- You don’t necessarily need to buy Dynamics 365 (Dynamics CRM) licenses to get the CRM functionality you need.
- Power Apps and the Common Data Service have the components to build a simple CRM app that looks and operates *exactly* like Dynamics CRM (without the features that you don’t need)
- Dynamics 365 is a Power App
- Don’t need all that Dynamics 365 functionality? Build a CRM Power App (I will show you how)
“We need a CRM!”
I was facilitating some Power Platform training to client’s internal team the other day. This organization has Office 365 (whoops, I mean Microsoft 365), has a number of legacy SharePoint and Excel based solutions and is looking to build and revamp many line of business apps using the Power Platform. We talked about ways we could build apps using the Common Data Service, Power Automate and of course Power Apps.
We were discussing the provisioning of Common Data Service environments. Walking through the process, I noted that currently you need to specify that if you want to enable the Dynamics 365 apps at the start when you provision, and they cannot be installed later.
“Wait a minute…” came a question from one of the team. “What if we want CRM later? Does this mean we need to start from scratch and migrate our data?”
It’s a great question. However, in this case, I have a high level understanding of the organization’s business and what their ultimate objectives.
They are a non-profit organization that performs research projects and programs. Many of their initiatives are government funded. While they do have external stakeholders they don’t “sell” in a typical sense. They do collect feedback and information from their stakeholders they also do not have a customer support center or track tickets. That being said, they have a number of great use cases for model-driven, canvas and portal Power Apps.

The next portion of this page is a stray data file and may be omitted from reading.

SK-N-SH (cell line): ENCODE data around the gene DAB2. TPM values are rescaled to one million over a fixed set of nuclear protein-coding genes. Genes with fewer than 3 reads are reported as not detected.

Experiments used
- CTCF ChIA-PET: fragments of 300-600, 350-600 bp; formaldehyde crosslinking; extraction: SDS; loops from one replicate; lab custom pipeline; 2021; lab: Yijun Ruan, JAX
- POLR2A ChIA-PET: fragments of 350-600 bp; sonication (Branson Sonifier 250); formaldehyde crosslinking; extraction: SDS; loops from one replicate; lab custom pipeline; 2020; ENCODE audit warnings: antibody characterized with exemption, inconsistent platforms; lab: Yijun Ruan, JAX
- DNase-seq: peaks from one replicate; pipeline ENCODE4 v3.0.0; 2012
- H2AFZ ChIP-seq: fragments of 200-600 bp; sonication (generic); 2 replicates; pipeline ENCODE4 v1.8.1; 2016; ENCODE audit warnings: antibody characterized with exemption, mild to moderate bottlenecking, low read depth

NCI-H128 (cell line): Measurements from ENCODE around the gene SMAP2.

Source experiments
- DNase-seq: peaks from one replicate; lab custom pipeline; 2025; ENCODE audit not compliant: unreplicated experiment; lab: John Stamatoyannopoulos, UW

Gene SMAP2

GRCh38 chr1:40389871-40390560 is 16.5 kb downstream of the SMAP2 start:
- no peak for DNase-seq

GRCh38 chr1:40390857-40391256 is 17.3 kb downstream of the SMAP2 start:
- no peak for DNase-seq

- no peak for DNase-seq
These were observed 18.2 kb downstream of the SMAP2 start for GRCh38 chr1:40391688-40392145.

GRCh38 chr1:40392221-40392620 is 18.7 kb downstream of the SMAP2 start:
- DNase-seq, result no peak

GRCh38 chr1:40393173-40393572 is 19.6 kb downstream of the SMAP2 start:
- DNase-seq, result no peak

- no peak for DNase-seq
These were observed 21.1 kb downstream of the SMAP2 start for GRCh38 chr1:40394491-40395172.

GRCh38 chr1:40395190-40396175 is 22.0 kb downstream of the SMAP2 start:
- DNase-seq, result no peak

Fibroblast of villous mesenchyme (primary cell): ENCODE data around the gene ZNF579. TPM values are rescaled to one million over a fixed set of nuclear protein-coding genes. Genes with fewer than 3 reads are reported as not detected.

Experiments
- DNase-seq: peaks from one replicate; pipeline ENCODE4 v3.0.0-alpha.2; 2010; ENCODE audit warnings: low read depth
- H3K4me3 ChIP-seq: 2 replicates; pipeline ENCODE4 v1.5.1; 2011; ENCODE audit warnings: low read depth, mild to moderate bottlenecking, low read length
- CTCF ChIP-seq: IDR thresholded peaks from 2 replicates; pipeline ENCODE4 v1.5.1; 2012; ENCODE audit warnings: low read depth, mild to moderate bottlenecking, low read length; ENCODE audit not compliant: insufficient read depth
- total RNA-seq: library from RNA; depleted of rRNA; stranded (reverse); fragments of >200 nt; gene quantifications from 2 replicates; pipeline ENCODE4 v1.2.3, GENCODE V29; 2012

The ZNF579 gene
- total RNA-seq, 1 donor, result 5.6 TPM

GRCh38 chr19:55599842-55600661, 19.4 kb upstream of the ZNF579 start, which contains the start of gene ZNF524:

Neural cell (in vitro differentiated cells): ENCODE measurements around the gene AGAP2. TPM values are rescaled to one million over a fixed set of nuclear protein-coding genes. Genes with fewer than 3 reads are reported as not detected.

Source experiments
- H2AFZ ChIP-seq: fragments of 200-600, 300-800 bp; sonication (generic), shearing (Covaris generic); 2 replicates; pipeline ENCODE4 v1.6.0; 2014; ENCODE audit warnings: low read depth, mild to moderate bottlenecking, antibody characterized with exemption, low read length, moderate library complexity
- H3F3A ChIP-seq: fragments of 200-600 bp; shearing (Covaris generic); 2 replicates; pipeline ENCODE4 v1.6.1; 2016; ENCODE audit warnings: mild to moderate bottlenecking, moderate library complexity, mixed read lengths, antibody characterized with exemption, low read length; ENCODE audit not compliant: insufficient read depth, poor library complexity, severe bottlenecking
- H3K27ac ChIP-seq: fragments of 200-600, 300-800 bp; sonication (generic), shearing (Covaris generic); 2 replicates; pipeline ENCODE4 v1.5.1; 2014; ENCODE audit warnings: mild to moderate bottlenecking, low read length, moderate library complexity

I answered the question with a question. “What do you need Dynamics 365 (Dynamics CRM) for anyway?”
Note: Microsoft hasn’t called their suite of business applications “CRM” (Customer Relationship Management) for a few years now. However, it still is a common term for customer engagement software solutions. The “CRM” apps are now referred to as Dynamics 365, and are a collection of various apps (e.g. Dynamics 365 Sales, Dynamics 365 Customer Service and many others)
The perception in the organization is that they need a centralized repository of their stakeholders, related communications and potentially other business information.
They felt they needed a CRM system.
Despite looking at the Power Apps for some of the line of business apps, there were folks within the organization suggesting using (ugh) SalesForce.com, Dynamics 365 (CRM) or potentially some other CRM system.
My answer was that if they were to move ahead with the Power Platform, that they would essentially get most of all that functionality from the “vanilla” Common Data Model and that could expose their required “CRM” functionality in a simple model-driven (or even Canvas) Power App.
Any unique needs could be very easily added using the same tools and techniques being evaluated for building a number of other line of business applications.
This particular organization would likely never need things like Leads, Opportunities’, SLAs, Cases, etc.
It made me realize that again, maybe folks are unclear of what Power Apps and the Power Platform offers and the confusion of what Dynamics 365 offers.
The key thing to remember is this; Dynamics 365 is just a Power App.
The Dynamics 365 “first party” Power Apps provide an incredible amount of functionality for specific business cases. Sales management (Dynamics 365 Sales) Customer support management (Dynamics 365 Customer Service) as well as many others (Field Service, Project Service, Marketing, etc). that extend the Common Data Model and provide line of business applications specific to specific workloads.
Even the ERP (Enterprise Resource Planning) systems like Dynamics 365 Supply Chain Management is beginning to utilize the Common Data Model with dual-write entities.
However, not everyone needs the Dynamics 365 first party applications.
In fact, in the Dynamics CRM 3.0 to Dynamics CRM 2016 days, many projects I worked on we removed or hid many of the sales and service entities and functions and added our own. These types of apps were referred to as “xRM” or “Anything Relationship Management”.